Sharpe:

'The Sharpe ratio was developed by Nobel laureate William F. Sharpe, and is used to help investors understand the return of an investment compared to its risk. The ratio is the average return earned in excess of the risk-free rate per unit of volatility or total risk. Subtracting the risk-free rate from the mean return allows an investor to better isolate the profits associated with risk-taking activities. One intuition of this calculation is that a portfolio engaging in 'zero risk' investments, such as the purchase of U.S. Treasury bills (for which the expected return is the risk-free rate), has a Sharpe ratio of exactly zero. Generally, the greater the value of the Sharpe ratio, the more attractive the risk-adjusted return.'

Which means for our asset as example:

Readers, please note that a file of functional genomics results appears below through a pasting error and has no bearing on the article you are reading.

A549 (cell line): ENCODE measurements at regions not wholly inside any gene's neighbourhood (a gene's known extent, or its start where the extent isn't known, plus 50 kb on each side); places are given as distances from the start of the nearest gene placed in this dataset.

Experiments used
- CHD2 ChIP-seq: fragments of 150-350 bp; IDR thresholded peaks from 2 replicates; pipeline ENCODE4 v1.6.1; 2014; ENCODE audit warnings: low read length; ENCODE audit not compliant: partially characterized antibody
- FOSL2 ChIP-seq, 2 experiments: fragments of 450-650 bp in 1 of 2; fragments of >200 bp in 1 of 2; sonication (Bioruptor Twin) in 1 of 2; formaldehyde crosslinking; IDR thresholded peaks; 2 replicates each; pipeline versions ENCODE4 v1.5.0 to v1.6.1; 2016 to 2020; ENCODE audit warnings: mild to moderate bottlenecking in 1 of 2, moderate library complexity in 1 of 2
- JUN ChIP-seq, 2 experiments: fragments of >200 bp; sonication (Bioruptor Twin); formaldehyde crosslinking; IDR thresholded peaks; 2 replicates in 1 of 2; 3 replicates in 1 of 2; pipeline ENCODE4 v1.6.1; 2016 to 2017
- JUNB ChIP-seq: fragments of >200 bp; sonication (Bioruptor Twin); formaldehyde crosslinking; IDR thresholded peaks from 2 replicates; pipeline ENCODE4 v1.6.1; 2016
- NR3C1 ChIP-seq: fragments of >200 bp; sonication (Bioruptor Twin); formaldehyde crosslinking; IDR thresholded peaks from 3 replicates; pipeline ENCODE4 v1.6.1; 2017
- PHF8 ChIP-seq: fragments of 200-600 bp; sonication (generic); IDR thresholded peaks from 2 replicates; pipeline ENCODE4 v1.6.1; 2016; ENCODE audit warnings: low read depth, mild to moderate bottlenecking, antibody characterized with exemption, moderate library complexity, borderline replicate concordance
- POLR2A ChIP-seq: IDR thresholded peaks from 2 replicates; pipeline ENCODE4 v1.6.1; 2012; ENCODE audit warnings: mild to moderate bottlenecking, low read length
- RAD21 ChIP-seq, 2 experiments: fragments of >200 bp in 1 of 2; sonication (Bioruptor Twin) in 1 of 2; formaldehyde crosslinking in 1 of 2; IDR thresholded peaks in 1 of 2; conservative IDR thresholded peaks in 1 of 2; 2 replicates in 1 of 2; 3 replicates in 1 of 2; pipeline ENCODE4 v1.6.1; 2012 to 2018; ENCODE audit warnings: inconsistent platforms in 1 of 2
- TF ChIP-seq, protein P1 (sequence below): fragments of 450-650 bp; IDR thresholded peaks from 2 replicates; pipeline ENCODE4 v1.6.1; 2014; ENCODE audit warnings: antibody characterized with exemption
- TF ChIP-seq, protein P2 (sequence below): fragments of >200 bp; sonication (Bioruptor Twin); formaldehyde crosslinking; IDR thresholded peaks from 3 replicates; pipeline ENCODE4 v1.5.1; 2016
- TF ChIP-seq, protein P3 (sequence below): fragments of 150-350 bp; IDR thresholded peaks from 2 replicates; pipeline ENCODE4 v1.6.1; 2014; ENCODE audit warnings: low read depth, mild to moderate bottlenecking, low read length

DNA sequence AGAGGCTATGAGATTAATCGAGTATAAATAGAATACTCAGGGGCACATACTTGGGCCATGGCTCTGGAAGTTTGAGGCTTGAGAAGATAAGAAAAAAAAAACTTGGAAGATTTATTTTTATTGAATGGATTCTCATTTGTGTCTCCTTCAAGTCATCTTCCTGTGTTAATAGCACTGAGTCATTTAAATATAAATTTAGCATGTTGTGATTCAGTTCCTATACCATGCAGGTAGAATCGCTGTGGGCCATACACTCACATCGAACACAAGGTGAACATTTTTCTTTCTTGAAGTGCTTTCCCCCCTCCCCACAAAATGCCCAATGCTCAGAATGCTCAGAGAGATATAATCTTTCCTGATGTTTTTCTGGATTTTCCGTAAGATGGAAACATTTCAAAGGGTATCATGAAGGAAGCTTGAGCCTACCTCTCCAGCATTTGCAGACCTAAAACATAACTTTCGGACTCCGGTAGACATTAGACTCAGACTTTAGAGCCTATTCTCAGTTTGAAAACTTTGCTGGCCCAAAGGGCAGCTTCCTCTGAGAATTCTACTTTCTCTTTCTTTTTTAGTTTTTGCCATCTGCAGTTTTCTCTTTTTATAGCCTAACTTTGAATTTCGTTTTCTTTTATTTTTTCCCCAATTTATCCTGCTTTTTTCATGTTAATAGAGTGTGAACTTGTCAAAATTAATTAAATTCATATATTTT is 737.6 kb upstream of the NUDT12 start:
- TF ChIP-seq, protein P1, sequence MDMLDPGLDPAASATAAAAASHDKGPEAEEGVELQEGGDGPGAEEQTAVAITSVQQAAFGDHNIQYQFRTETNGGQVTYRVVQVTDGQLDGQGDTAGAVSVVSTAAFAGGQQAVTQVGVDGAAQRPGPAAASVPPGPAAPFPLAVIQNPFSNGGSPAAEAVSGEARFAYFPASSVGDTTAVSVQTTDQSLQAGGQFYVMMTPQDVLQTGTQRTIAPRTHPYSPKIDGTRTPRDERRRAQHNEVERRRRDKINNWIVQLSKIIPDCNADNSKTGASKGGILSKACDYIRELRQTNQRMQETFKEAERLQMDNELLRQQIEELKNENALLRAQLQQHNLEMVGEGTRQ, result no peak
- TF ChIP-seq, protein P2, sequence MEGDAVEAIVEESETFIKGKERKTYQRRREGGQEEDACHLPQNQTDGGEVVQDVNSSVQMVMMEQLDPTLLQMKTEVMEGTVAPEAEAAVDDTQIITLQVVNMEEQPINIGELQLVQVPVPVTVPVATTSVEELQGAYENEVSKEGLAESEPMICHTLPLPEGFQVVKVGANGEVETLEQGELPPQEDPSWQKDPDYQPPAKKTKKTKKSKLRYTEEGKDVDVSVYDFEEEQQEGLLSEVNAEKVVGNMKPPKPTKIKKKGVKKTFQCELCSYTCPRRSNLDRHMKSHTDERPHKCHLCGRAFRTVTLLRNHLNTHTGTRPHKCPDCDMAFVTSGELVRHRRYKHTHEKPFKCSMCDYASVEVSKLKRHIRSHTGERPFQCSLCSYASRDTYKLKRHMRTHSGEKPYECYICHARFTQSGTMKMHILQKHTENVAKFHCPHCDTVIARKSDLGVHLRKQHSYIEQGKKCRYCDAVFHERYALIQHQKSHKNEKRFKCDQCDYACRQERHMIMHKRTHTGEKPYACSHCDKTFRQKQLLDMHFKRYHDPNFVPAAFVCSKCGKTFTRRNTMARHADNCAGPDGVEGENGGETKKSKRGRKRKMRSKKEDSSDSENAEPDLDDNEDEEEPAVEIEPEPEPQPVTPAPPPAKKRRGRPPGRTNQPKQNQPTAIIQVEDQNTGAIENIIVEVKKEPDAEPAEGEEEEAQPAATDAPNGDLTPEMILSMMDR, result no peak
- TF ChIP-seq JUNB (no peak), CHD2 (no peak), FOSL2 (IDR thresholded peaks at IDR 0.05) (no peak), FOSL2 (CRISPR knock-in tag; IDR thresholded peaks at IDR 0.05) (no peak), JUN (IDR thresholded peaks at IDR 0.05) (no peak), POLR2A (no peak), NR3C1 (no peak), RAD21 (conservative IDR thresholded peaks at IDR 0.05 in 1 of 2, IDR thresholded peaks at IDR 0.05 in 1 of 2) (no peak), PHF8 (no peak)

• Looking at the Sharpe Ratio of 0.58 in the last 5 years of iShares MSCI China ETF, we see it is relatively lower, thus worse in comparison to the benchmark SPY (0.79)
  • During the last 3 years, the ratio of return and volatility (Sharpe) is 0.23, which is smaller, thus worse than the value of 0.72 from the benchmark.

Sortino:

'The Sortino ratio, a variation of the Sharpe ratio only factors in the downside, or negative volatility, rather than the total volatility used in calculating the Sharpe ratio. The theory behind the Sortino variation is that upside volatility is a plus for the investment, and it, therefore, should not be included in the risk calculation. Therefore, the Sortino ratio takes upside volatility out of the equation and uses only the downside standard deviation in its calculation instead of the total standard deviation that is used in calculating the Sharpe ratio.'

Applying this definition to our asset in some examples:
  • The ratio of annual return and downside deviation over 5 years of iShares MSCI China ETF is 0.81, which is lower, thus worse compared to the benchmark SPY (1.08) in the same period.
  • Looking at downside risk / excess return profile in of 0.32 in the period of the last 3 years, we see it is relatively lower, thus worse in comparison to SPY (1).